Luke Buda’s second solo album, Vesuvius, finds the Phoenix Foundation member in high, idiosyncratic form. He talks about his sophomore effort to BRANNAVAN GNANALINGAM.

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Luke Buda: Vesuvius

LUKE BUDA has come up with a gem of an album. Mind you, coming from the Phoenix Foundation coterie of musicians, it’s not hugely unexpected – the Wellington collective are some of the more talented musicians around, and there have been a barrage of quality Phoenix and solo related material in the last couple of years. He’s also released one of the best pop songs of the year, ‘My Imminent Demise’, a song that would have been merely really good if it wasn’t for the over-the-top strings which send the song into some glorious cheesy stratosphere. That song is the album’s brilliant centrepiece, but it’s surrounded by the melodic cleverness and anti-cock rock that you’d expect from a Phoenixer. It’s also a little different to Buda’s first solo album, 2006’s Special Surprise, which was synth and texture heavy. Vesuvius is a bit simpler in that respect, but the idiosyncratic touch is still highly evident.

Given that the Phoenix Foundation are continuing to make very good music (Buda envisages a new album by early next year), it’s interesting to see a number of their members take on solo albums as well. Samuel Flynn Scott’s Straight Answer Machine and Conrad Wedde’s Bronze have both been aired this year. “If you have a drive to make music and specifically I think really enjoy recording music then, you’re just going to want to be doing it.” For Buda, working as a solo artist has its benefits, especially in relation to a band with a number of writers. “It’s not like the other guys make you fight to put your idea forward, but it’s just the energy of being with five other dudes in a band. It can mean you’ve got to be reasonably confident about what you’re bringing to the band and all that shit. And Sam especially, writes lots of songs so he’s always got something he could bring to the band. If you bring something to the band you’ve got to be ready for it to end up being nothing like what you thought it’d be like at the start, which I suppose is the point of collaboration. The other thing is I enjoy playing around with Protools when I’m by myself.”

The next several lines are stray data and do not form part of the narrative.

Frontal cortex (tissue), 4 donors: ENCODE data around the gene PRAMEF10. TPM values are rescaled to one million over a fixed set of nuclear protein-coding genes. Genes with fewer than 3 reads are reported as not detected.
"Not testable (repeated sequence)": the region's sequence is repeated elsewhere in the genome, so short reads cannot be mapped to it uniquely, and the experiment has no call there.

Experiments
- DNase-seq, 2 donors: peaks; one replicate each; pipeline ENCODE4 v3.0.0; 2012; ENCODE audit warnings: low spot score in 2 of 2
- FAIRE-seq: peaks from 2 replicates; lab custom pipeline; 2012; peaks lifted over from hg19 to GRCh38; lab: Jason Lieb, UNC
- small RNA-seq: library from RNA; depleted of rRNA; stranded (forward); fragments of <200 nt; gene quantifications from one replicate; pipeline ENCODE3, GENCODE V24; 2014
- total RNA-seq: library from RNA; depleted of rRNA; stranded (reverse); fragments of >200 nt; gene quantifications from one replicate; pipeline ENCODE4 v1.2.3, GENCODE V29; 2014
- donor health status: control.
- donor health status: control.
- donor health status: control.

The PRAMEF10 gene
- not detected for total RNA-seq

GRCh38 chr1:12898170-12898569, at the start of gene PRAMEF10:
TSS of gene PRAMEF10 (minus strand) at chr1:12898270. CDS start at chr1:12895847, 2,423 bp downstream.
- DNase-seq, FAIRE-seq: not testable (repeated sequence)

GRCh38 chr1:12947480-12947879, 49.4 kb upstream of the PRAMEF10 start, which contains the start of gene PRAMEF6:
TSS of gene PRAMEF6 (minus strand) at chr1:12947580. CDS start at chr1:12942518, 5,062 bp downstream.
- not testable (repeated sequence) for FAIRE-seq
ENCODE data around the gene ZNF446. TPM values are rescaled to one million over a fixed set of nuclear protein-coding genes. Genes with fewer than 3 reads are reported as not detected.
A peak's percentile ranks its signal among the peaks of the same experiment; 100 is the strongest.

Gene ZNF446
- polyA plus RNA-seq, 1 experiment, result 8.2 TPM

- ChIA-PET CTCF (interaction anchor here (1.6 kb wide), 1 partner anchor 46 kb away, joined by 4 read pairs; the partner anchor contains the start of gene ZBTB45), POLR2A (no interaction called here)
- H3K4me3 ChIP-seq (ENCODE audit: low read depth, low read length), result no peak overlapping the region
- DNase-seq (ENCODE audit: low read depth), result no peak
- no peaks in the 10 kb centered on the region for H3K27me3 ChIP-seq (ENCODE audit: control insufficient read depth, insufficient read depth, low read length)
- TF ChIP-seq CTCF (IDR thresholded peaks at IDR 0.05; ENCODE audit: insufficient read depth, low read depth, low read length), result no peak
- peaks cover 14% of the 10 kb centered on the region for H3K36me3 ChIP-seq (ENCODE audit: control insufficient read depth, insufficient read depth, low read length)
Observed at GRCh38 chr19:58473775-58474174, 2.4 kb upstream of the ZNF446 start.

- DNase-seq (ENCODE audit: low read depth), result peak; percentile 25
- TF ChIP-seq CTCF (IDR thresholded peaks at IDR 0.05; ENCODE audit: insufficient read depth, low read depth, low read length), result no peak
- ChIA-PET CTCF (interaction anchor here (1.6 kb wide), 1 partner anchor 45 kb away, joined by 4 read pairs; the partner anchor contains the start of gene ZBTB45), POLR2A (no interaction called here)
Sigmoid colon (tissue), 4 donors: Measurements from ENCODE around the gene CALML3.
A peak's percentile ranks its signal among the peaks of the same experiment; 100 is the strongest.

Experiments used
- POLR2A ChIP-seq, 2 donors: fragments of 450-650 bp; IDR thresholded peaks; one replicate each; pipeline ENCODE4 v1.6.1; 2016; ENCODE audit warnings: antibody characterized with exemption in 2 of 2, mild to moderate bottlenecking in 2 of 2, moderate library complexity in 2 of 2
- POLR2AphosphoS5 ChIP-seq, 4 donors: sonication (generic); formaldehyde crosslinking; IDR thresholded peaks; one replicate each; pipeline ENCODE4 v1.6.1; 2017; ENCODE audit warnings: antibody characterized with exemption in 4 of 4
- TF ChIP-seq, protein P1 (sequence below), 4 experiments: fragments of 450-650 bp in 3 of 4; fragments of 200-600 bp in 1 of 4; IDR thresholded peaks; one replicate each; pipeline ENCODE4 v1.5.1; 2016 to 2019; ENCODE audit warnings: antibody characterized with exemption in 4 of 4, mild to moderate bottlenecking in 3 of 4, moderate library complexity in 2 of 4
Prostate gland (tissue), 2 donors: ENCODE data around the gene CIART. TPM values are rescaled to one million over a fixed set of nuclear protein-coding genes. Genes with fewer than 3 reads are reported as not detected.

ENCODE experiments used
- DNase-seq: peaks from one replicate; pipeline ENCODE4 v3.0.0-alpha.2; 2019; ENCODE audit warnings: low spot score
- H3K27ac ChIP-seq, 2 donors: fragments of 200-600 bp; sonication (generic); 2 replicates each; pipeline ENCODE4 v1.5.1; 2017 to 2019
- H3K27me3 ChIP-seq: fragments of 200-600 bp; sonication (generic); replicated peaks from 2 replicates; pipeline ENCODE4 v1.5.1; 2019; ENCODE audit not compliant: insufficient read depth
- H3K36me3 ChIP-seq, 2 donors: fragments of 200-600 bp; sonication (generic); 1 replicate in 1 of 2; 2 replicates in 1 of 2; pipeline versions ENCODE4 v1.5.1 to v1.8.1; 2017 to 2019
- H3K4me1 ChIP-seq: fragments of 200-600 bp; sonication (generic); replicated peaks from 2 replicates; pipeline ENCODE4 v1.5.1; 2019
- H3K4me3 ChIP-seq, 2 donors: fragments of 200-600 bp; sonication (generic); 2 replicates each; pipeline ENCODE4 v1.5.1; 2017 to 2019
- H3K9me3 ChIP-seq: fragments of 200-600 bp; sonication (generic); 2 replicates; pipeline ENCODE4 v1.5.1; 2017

I ask if there’s a bit of rivalry in the band, given all this solo output. “Actually in the band room we’ve got this chart of sales which is connected to the internet, so whoever’s got the most solo album sales is the coolest guy in the band.” I was just about to believe him when he said “nah, there’s no rivalry. I just find it more inspiring. Sam recorded his album in two weeks in the beginning of this year, Straight Answer Machine, and it was out a month later. And I was like ‘holy shit, he nailed it, man I should start working a bit harder’ listening to all these great songs. There’s not a sense of competition if that’s what rivalry is. Everyone’s on each other’s albums and stuff. I’m into it.”

This does mean the album gets read within a Phoenix framework, but that doesn’t seem to bother Buda too much. “I don’t really mind. It’s just music that I’ve made in the past, and I actually think it’s good. It’s a really great platform to be as a reference point. It’s great there are people out there who are interested in the album I’ve made because they like the band, because in the end I was one of the people that worked to get the band to where it is or wherever. No I don’t care if people compare it, it’s inevitable. We felt there might even be more of a backlash about the fact we’ve been releasing these solo albums. I thought people might start saying ‘who the fuck do they think they are, all of them putting out solo albums?’ We’ve already started recording the next one and that’d be out the start of next year I reckon hopefully in the meantime we’re doing a four song 12 inch with Slowboat Records. I reckon if you’ve got lots of vibe-ing you may as well do lots of stuff. Fertile, it’s fertile at the moment, you might as well harvest, because who knows when winter comes. We’ve got to store it away.”

The album is quite different to Special Surprise, both in terms of its sound and the way it was recorded. “I started recording Special Surprise at my house and basically finished all the tracks structurally and lyrically and most of the arrangements before I went to the Surgery where I spent a week where we just recorded drums and some vocals and Lee Prebble mixed. This time I wanted to record it from scratch from the Surgery. The only song that was recorded fully at the Surgery and was a live band take on Special Surprise was ‘The Stallion’. I thought that you can hear that song has a lot more live energy because it’s a live take and it sounds better than the other tracks because it’s all recorded by a dude who knows what he’s doing and has got some gear, as opposed to me in the spare room in our house. For this one I just did demos and I tried to get the demos as finished as possible. I suppose the difference between Special Surprise and Vesuvius was that we did a week of live band takes with Craig Terris from Cassette on the drums and Tom Watson from Cassette was the other guy that was there the whole time on guitar and bass.” A variety of other musicians came along too, including other Phoenix members.